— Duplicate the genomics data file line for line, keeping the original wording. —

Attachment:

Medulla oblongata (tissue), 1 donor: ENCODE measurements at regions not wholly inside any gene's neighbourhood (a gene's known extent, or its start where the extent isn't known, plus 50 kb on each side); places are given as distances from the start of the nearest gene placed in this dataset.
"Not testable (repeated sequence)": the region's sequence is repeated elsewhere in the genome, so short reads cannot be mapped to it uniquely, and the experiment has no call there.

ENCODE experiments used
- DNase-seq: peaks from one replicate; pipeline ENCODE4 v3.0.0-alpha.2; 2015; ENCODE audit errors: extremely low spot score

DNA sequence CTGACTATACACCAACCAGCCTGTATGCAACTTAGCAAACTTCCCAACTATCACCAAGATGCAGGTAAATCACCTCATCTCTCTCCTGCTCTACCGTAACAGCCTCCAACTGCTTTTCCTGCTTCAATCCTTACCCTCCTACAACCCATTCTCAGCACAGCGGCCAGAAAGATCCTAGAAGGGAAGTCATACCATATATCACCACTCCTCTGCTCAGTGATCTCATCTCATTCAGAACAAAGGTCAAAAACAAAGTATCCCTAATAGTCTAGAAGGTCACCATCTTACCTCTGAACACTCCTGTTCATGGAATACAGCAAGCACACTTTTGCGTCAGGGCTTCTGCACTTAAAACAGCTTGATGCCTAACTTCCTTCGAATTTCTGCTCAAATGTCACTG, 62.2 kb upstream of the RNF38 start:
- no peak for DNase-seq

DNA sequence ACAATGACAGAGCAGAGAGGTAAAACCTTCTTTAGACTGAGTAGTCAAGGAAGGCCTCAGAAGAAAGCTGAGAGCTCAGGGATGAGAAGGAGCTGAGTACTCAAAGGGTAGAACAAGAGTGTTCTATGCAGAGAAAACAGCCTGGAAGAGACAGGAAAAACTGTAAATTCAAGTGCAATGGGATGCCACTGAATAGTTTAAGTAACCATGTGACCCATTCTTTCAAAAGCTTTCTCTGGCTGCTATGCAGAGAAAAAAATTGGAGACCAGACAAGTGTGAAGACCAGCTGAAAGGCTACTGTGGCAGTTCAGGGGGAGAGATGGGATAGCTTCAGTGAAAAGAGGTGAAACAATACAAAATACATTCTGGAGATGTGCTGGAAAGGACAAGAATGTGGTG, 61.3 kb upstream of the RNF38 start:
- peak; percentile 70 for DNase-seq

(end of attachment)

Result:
Medulla oblongata (tissue), 1 donor: ENCODE measurements at regions not wholly inside any gene's neighbourhood (a gene's known extent, or its start where the extent isn't known, plus 50 kb on each side); places are given as distances from the start of the nearest gene placed in this dataset.
"Not testable (repeated sequence)": the region's sequence is repeated elsewhere in the genome, so short reads cannot be mapped to it uniquely, and the experiment has no call there.

ENCODE experiments used
- DNase-seq: peaks from one replicate; pipeline ENCODE4 v3.0.0-alpha.2; 2015; ENCODE audit errors: extremely low spot score

DNA sequence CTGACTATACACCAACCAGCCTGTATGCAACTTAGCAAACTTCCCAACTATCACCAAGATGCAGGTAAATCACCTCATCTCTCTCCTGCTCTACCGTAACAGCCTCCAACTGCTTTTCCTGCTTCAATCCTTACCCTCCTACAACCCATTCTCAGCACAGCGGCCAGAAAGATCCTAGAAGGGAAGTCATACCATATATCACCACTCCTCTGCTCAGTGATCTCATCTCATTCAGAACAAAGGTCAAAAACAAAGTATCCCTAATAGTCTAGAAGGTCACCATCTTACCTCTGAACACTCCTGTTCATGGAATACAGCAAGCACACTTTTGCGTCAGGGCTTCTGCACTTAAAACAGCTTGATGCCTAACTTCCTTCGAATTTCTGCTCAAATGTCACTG, 62.2 kb upstream of the RNF38 start:
- no peak for DNase-seq

DNA sequence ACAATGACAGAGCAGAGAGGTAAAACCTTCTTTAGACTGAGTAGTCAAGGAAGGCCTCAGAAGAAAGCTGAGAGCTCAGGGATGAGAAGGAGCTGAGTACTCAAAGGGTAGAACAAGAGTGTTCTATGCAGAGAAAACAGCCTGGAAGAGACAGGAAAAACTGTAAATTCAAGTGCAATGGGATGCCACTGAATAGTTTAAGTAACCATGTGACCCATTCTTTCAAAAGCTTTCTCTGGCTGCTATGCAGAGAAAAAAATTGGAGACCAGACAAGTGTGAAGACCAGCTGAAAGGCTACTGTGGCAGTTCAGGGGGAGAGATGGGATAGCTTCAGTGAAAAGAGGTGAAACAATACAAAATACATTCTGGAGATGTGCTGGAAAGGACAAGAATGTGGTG, 61.3 kb upstream of the RNF38 start:
- peak; percentile 70 for DNase-seq